Gola and Vai Mask The Zoegbé/Zoba
The Zoegbé/Zoba is a Sande society mask from the Gola and Vai that represents female power and fertility in a male-dominated society. During feasts and funerals of chiefs, she comes out only surrounded by women. The Zoegbé/Zoba is known to have extreme power and is not to be trifled with. Men fear her and have tried to get rid of her in the past. She is colored in black because to the Gola and Vai, black is a symbol of the unknown. She also wears white to represent clear thinking and justice. The Zoegbé/Zoba sometimes carries a stick, sword, or knife for protection.
The features of Zoegbé/Zoba convey Sande ideals of female morality and physical beauty. The bird on top of her head represents a woman’s natural intuition that lets her see and know things that others cannot. Her high or broad forehead represents good luck, or the sharp and contemplated mind of an ideal Sande woman. Her downcast eyes symbolize a spiritual nature and is used by a person wearing the mask to see and move around freely. Her small mouth signifies the ideal woman’s quiet and humble character. The marks on her cheeks are representative of the decorative scars girls receive as they step into womanhood; these scars are a symbol of her new, harder life. The neck rolls are an indication of an ideal woman’s health because in the Sande culture, full-figured women are considered beautiful. The intricate hairstyles reveal the close ties within a community of women, and the holes at the base of the mask are where the rest of the costume is attached.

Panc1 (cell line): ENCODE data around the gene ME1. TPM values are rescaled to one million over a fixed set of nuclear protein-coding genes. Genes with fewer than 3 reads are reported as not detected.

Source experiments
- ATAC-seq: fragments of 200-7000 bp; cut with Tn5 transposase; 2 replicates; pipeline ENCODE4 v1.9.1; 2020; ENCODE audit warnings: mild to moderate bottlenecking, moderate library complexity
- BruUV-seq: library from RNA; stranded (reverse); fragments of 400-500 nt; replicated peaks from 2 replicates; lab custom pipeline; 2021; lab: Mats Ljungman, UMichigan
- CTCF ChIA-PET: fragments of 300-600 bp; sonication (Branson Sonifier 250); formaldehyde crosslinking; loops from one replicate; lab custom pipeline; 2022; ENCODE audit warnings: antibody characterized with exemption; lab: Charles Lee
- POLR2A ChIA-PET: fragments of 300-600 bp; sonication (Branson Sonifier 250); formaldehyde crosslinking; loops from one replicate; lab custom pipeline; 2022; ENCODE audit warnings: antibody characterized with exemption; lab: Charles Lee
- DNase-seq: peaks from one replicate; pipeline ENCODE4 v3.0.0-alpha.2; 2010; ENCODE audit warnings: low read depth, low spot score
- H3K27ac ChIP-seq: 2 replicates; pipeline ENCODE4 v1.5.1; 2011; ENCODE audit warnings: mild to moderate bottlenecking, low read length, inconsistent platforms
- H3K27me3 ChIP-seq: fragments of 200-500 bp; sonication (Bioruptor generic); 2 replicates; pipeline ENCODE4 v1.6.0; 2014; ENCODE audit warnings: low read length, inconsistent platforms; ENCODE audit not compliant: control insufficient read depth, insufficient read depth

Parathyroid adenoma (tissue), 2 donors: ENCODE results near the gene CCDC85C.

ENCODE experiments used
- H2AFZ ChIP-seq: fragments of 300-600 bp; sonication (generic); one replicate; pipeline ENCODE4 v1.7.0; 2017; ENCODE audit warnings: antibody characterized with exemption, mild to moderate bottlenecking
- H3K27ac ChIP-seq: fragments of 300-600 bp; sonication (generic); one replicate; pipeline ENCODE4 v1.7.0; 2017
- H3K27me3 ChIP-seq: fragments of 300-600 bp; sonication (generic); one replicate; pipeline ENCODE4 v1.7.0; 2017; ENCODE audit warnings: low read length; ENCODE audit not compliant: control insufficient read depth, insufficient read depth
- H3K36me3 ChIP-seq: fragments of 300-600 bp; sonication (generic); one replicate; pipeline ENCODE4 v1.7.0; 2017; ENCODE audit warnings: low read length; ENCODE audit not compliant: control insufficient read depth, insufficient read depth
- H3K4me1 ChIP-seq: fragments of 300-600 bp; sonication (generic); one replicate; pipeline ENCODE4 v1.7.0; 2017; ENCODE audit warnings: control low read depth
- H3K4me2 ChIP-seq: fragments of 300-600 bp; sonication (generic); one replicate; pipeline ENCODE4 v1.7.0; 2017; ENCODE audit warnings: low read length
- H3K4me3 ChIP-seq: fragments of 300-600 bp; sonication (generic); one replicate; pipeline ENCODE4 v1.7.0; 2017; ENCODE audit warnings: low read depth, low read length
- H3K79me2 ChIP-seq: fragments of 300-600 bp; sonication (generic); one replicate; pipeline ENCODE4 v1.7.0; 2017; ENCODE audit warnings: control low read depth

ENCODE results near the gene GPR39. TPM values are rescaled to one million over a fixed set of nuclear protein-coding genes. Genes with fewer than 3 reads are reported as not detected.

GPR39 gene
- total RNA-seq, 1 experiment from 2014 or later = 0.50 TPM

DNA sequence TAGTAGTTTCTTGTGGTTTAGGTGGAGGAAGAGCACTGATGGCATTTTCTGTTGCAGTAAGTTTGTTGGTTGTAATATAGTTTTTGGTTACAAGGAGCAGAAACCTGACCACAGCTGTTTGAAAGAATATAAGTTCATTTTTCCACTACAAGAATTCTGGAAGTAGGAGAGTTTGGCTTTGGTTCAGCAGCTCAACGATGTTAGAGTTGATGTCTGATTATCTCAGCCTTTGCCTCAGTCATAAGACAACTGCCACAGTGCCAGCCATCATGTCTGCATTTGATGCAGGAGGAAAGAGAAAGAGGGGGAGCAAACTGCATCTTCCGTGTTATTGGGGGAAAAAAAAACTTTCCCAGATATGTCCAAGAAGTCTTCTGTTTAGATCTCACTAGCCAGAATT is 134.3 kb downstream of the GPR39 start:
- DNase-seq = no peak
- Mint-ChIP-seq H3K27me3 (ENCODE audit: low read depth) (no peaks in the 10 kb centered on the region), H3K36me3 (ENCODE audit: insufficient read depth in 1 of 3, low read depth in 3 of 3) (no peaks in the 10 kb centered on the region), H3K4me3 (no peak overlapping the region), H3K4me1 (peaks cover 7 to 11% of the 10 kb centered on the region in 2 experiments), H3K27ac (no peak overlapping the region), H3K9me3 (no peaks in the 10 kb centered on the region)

A woman who wears the Zoegbé/Zoba during ceremonies must not expose any part of her body or a vengeful spirit may take possession of her. Women wearing the mask often cover their bodies with masses of raffia or black cloth.
The Zoegbé/Zoba is a strong mask with magical powers. She is the judge of the Sande Women, protecting them from harm throughout their lives.